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Australian Journal of Pharmacy : October 2006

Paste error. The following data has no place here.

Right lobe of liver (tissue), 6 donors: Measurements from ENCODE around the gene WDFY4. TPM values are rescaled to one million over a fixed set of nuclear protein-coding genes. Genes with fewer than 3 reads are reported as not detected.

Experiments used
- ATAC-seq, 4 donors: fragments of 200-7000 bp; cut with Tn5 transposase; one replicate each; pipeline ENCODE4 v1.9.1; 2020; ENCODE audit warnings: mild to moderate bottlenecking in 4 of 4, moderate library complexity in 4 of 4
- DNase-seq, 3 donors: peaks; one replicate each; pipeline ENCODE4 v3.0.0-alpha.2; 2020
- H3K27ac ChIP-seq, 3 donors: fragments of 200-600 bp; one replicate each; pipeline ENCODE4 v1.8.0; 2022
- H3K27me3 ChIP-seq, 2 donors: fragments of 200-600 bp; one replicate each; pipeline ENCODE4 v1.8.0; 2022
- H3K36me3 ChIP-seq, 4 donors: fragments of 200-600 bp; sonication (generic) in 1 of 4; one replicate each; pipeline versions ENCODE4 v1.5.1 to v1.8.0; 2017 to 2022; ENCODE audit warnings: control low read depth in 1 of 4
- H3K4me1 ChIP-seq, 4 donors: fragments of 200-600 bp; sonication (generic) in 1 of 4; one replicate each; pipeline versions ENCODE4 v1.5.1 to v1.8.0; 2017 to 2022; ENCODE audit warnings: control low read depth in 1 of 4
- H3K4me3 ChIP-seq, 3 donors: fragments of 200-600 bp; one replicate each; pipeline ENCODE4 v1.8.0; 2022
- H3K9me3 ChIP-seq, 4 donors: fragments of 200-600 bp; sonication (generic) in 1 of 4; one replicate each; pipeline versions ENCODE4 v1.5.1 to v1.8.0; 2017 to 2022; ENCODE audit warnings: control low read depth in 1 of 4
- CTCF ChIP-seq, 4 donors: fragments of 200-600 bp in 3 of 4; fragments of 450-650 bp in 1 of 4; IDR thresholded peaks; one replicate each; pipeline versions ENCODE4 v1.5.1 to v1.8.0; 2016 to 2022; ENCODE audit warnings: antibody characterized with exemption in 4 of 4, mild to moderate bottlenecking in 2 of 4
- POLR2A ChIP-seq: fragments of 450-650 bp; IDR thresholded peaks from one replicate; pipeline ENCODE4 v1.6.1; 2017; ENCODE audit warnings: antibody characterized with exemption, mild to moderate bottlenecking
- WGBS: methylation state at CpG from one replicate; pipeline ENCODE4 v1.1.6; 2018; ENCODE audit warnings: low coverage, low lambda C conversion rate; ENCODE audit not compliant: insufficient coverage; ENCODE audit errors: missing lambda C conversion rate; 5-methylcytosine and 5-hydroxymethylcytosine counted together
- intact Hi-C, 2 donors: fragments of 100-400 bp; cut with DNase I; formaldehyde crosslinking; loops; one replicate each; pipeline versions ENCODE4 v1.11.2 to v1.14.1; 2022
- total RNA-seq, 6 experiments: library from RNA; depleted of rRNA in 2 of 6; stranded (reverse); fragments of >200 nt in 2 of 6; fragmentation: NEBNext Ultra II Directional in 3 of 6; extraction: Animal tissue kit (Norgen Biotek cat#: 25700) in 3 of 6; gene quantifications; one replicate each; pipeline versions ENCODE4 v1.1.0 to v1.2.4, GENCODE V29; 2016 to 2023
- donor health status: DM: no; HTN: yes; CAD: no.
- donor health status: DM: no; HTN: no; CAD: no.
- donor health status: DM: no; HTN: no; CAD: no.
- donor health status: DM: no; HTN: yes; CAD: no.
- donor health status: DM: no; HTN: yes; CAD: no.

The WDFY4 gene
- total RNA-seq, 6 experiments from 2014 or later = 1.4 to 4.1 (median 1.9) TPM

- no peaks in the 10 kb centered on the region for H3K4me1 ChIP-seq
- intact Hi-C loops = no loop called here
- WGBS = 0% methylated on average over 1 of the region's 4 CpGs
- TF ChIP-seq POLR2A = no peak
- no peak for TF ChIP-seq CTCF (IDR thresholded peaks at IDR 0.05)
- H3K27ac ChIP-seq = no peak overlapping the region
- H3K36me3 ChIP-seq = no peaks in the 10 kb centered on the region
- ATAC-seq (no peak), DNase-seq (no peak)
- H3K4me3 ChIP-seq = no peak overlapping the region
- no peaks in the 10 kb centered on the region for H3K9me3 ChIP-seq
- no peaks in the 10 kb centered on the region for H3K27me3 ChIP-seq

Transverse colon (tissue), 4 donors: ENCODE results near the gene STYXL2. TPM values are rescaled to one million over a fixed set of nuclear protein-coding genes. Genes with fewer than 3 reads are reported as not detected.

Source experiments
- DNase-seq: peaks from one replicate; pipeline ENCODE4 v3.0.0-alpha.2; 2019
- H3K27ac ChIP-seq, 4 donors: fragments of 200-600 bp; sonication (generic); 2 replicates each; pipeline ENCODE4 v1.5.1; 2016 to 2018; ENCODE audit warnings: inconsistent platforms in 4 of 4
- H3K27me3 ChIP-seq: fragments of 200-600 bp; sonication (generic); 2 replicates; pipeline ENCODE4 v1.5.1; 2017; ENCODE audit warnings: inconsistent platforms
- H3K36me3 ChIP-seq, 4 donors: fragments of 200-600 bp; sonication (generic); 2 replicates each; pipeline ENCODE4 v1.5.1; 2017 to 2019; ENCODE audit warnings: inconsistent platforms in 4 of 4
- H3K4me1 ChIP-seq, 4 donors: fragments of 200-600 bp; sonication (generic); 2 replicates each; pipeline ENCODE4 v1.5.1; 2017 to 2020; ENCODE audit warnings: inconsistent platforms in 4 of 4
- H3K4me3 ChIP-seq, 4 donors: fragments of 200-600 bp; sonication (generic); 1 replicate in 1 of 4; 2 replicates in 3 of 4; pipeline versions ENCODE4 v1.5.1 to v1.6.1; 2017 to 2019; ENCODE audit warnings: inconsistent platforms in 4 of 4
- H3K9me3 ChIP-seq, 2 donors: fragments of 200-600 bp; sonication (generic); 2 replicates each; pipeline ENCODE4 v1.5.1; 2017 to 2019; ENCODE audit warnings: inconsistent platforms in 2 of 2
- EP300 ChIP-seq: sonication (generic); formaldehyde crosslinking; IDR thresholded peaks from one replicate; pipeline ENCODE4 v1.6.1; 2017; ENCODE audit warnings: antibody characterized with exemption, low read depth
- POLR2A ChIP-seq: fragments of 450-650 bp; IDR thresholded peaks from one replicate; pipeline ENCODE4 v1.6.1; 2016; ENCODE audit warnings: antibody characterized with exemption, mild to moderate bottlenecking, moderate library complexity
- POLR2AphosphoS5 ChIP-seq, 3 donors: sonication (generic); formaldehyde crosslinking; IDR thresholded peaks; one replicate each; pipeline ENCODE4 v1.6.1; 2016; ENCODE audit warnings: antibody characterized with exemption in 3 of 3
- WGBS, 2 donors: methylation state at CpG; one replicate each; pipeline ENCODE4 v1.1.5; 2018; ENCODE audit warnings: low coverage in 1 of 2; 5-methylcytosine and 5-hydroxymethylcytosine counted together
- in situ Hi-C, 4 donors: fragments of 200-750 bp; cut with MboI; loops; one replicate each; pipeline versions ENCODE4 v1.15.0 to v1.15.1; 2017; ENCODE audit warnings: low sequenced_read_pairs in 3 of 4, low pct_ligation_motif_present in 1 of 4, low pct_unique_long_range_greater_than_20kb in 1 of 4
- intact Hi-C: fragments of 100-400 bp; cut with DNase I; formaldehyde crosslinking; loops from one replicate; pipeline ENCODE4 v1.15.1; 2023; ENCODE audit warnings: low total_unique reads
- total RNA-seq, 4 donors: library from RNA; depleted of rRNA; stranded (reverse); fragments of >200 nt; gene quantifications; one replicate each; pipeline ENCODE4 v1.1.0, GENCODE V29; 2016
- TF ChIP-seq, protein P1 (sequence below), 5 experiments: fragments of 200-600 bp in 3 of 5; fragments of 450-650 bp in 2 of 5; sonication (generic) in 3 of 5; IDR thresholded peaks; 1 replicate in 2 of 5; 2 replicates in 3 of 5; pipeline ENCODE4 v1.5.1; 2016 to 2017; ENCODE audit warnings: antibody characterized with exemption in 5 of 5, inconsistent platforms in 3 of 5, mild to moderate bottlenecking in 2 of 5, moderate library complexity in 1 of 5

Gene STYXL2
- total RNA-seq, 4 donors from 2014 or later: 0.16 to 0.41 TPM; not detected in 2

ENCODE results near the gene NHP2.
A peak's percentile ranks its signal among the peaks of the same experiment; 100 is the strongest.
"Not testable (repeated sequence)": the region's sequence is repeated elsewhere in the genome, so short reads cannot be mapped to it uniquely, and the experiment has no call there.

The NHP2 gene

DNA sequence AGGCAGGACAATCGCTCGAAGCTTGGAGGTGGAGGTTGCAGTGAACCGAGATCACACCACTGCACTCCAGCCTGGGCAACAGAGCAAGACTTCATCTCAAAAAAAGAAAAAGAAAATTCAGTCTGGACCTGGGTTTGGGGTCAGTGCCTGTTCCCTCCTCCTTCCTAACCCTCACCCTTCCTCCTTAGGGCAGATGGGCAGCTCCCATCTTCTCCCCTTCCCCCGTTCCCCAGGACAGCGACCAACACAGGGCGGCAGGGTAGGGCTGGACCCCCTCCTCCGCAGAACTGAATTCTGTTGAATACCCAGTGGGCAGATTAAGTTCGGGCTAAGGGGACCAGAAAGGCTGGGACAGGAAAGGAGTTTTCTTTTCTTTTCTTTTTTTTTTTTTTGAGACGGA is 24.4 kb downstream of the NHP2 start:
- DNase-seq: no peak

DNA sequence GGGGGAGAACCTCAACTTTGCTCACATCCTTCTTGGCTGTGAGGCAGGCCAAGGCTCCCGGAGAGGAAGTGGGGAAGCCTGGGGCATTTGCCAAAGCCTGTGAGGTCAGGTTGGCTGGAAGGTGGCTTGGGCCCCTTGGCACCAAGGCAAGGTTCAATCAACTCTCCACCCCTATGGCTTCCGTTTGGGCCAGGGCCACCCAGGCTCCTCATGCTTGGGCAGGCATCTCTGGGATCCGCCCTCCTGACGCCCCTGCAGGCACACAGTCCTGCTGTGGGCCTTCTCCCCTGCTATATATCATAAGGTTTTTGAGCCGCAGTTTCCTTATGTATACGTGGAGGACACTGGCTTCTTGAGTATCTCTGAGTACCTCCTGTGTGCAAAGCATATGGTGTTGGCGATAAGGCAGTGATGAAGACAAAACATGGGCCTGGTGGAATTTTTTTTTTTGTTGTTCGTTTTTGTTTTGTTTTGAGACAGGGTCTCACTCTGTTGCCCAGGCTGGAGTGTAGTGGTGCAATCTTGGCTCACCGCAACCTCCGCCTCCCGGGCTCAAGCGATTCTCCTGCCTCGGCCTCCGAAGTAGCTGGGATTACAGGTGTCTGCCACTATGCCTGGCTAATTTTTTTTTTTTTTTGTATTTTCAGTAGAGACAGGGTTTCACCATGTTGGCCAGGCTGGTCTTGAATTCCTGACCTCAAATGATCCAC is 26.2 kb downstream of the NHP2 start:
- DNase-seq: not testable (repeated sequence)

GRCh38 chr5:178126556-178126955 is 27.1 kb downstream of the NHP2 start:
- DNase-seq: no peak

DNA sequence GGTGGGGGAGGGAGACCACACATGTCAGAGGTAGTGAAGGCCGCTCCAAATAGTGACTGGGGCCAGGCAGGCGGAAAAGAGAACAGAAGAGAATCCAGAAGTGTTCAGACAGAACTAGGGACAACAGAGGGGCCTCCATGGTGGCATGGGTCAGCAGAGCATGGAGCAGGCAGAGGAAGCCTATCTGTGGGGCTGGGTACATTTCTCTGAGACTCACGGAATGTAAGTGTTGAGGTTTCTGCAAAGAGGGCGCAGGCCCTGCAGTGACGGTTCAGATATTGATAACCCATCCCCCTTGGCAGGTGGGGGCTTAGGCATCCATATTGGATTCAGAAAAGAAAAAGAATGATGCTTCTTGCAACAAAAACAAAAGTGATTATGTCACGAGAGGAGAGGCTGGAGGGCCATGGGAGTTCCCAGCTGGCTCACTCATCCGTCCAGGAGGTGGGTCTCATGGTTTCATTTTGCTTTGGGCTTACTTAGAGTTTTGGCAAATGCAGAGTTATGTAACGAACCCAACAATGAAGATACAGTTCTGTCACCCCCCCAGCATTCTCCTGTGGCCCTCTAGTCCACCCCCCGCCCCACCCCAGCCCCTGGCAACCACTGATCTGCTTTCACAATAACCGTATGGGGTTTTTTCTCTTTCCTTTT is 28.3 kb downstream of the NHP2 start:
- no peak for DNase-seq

respiratory health ‘When problems occur all year, they are usually triggered by allergy to house dust mites, pets or mould,’ Associate Pro- fessor Mullins said. While complete allergen avoidance was not usually possible, exposure to common allergens could be reduced with relatively simple measures. (See AJP Vol.87 Sep- tember 2006 for more information.) GORD Patients with GORD were likely to present to the pharmacy with the predominant symptoms of heartburn or acid regurgita- tion. Because patient understanding of the term ‘heartburn’ is variable, the National Prescribing Service (NPS) suggests that FOUNDATION FACTS Bandana Saini, Faculty of Pharmacy, University of Sydney Sleep, health and the role of pharmacists S leep disorders are a significant public health issue. It is estimated that 1.2 million Australians suffer from sleep disorders and costs to the community have been calculated at $10.3bn dollars per year.1 Common sleep disorders include sleep apnoea, insomnia and sleep loss. Obstructive sleep apnoea syndrome affects at least 3 to 5 per cent of the population, and it is estimated that only 20 per cent of affected individuals have been diagnosed or treated.2,3,4 sleepiness and neurocognitive impairment.5 The condition is a source of morbidity from Evidence from epidemiological studies support its association with hypertension,6 events.7,8 as well as fatal and non-fatal cardiovascular Insomnia is another highly prevalent (4 to 20 per cent) sleep problem. South Australian data9 suggest that prevalence of chronic insomnia may be around 5 per cent.This is also reflected in medication usage. Latest PBS data suggests that benzodiazepines and other sedative hypnotics are among the top 20 most frequently dispensed medications.10 Sleep loss is another (poorly recognised) problem with serious sequelae including increased risk of cardiovascular events and serious traffic accidents. Sleep restriction and sleep fragmentation were highlighted as a major cause of drowsy driving by the US National Highway Traffic Safety Administration.11 In Australia, the impact of poor sleep and work-related safety has been much discussed.12 References available on request When evaluating sleep disorders as a risk factor for other diseases, they rank among the top ten in Australia.1 asked about a ‘burning feeling rising up from the stomach or lower chest towards the neck’ may identify GORD more accu- rately. Dr Bosnic-Anticevic said if GORD was a trigger, pharmacists could offer advice on how to avoid triggers, for example: • not eating large or fatty meals or foods which are known to precipitate symptoms (for example chocolate, spices, peppermints); • not eating two hours before lying down or going to bed; • limiting alcohol consumption; and • stopping smoking. Treatment guidelines for GORD rec- ommend a step-down approach, initiat- ing therapy with a proton pump inhibitor. Helping patients cope with COPD According to Dr Reddel, the most com- mon health issues associated with COPD were cardiac disease and peripheral vas- cular disease, diabetes, osteoporosis and eating. ‘People who are breathless with COPD are actually at risk of inhaling food when they eat because they have to hold their breath for long enough to have a proper swallow and get the food out of their mouth before they then take their next breath in,’ Dr Reddel said. She said a speech pathologist was the most appropriate person to help with that as they could teach patients how to co- ordinate breathing and swallowing. ‘With cardiovascular disease, there are The direct healthcare costs of sleep disorders account for only 2 per cent of their estimated economic impact ($10.3bn).1 This suggests that there may be too little investment in the prevention and treatment of sleep disorders. Suggested priority interventions include education and awareness raising, and testing cost-effective prevention, treatment and management options.10 Given the need to deploy these interventions, community pharmacies represent an ideal, yet underutilised, resource for people with sleep disorders. It is believed that many pharmacies already provide services such as the provision of CPAP devices for sleep apnoea, and may operate as ‘specialised’ pharmacies. An undergraduate honours project is currently underway at the University of Sydney to explore the breadth of services offered by ‘specialised’ pharmacists, the future roles they envisage, the resources required to operate effectively and possible barriers to the provision of sleep health services in community pharmacies. This study is being conducted jointly by researchers at the Faculty of Pharmacy, University of Sydney, and the Sleep and Circadian Rhythms Group, Woolcock Institute of Medical Research. The results of the study are expected to guide the development of interventions to test the feasibility of the community pharmacy as an alternative venue for the delivery of care for patients with sleep disorders. 44 ? THE AUSTRALIAN JOURNAL OF PHARMACY VOL.86 OCTOBER 2006